I have a really bad habit of diving into certain genres of music for an extended amount of time. For weeks on end I’ll live in the shoegaze era, floating from My Bloody Valentine to Ride, and then the next month will be bluegrass and folk. I’ll be the first to say that I probably miss a lot in the process, but I simply can’t help it–the foundations of the music I’ve grown to love over the years are built on the albums and bands that I continually return to.
One artist that is with me from month to month, though, is the everlasting Patsy Cline. No matter where I am in my collections, I’ll put her on, if only for a few songs or a few albums. She was only on the airwaves for a very short amount of time, but her voice is one that will reverberate through music history for ages to come. Cline paved the way for not only country music’s fusion with the pop and jazz movements of the day, but for women artists in general. She abhorred the way women had been treated while touring across the United States, and always made her strong personality known. Johnny Cash revered her and introduced her on stage with the classic Cash distinction, “Ladies and Gentlemen, the one and only Patsy Cline.”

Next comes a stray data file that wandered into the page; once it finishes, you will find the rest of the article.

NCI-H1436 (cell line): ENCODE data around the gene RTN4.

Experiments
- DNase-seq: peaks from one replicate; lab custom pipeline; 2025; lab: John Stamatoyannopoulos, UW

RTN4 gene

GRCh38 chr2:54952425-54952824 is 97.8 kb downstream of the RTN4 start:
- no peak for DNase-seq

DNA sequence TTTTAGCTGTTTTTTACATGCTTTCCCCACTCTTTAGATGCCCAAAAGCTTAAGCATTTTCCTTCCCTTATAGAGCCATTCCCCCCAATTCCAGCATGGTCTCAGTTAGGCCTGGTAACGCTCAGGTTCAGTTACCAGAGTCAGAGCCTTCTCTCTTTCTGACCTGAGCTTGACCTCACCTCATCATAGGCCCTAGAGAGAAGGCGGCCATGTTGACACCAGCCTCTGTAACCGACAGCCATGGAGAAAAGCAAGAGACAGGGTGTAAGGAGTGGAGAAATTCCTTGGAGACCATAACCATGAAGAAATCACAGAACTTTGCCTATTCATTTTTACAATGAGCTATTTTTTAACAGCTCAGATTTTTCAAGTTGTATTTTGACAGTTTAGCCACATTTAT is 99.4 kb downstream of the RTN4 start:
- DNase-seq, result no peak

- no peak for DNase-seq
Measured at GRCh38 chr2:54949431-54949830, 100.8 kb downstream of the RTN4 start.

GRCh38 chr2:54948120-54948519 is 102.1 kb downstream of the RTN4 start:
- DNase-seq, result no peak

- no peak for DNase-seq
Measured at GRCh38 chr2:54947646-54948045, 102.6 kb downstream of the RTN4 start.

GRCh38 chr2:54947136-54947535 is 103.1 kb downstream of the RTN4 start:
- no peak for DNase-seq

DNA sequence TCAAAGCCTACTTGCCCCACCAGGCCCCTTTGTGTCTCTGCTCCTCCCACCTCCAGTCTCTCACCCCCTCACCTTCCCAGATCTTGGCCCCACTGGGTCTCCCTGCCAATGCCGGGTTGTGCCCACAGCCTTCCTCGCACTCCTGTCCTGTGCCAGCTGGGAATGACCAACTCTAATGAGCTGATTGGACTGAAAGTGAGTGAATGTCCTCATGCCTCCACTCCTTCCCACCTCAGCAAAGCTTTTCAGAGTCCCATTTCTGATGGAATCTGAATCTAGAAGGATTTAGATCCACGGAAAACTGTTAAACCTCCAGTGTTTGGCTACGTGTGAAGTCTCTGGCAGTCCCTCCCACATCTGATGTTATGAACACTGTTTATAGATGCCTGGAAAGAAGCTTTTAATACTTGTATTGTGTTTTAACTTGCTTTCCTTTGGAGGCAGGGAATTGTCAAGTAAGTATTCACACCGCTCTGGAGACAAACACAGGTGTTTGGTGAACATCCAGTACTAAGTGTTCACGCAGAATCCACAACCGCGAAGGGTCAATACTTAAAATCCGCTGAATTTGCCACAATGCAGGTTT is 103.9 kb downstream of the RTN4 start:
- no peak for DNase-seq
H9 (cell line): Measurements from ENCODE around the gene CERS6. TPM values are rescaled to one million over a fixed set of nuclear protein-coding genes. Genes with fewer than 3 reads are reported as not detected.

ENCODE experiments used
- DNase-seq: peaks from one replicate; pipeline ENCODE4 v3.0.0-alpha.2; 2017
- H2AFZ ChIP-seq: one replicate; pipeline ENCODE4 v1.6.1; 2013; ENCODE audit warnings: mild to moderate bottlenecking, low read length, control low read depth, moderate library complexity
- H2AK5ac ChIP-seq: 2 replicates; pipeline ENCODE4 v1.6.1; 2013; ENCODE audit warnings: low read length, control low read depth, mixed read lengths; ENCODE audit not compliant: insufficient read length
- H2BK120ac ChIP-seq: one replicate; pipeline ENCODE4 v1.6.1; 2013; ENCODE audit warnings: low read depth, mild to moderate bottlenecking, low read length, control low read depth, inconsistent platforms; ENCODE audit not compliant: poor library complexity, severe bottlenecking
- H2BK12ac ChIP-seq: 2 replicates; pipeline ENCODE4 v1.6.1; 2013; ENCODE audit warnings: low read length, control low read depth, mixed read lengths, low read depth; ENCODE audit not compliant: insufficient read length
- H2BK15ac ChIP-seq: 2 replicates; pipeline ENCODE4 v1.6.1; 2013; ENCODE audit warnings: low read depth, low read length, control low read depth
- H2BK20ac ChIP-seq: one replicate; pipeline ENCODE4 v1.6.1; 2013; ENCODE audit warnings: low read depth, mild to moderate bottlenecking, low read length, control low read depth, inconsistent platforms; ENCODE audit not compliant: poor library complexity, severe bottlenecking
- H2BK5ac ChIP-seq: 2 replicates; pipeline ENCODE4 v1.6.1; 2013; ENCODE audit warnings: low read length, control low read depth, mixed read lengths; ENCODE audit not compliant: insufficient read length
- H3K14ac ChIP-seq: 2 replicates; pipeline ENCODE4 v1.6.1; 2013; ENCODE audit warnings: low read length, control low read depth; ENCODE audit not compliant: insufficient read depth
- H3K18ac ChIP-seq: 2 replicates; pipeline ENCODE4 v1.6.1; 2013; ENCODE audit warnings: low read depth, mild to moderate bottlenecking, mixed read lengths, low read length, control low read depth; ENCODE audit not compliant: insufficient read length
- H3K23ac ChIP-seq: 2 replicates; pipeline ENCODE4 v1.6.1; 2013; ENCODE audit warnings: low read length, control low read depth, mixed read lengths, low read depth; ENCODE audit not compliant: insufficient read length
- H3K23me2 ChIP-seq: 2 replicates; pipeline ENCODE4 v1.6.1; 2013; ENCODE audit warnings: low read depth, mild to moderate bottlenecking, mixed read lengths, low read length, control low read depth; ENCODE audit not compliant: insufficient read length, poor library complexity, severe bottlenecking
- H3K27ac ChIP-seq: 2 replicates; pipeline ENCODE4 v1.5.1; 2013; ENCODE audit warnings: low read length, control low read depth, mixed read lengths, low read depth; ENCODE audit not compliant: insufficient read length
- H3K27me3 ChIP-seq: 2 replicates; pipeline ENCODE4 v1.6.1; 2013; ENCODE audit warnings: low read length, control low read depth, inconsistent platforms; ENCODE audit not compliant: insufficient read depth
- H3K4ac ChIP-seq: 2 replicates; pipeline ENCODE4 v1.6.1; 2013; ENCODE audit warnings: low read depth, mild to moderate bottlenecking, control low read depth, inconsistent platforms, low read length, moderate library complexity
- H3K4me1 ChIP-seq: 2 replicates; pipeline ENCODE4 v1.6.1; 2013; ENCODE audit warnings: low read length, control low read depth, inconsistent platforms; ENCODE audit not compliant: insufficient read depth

Perhaps my favorite aspect of Patsy Cline’s career was her striking ability to make even the most subtle songs truly unforgettable. The two songs that I’ve decided to include here both fit that description; one you’ve probably heard, the other you probably haven’t. When she was once asked about how she could elicit such emotion on her recordings, she simply responded, “Oh, I just sing like I hurt inside.” Unforgettable.
*Second Mp3 on the way shortly…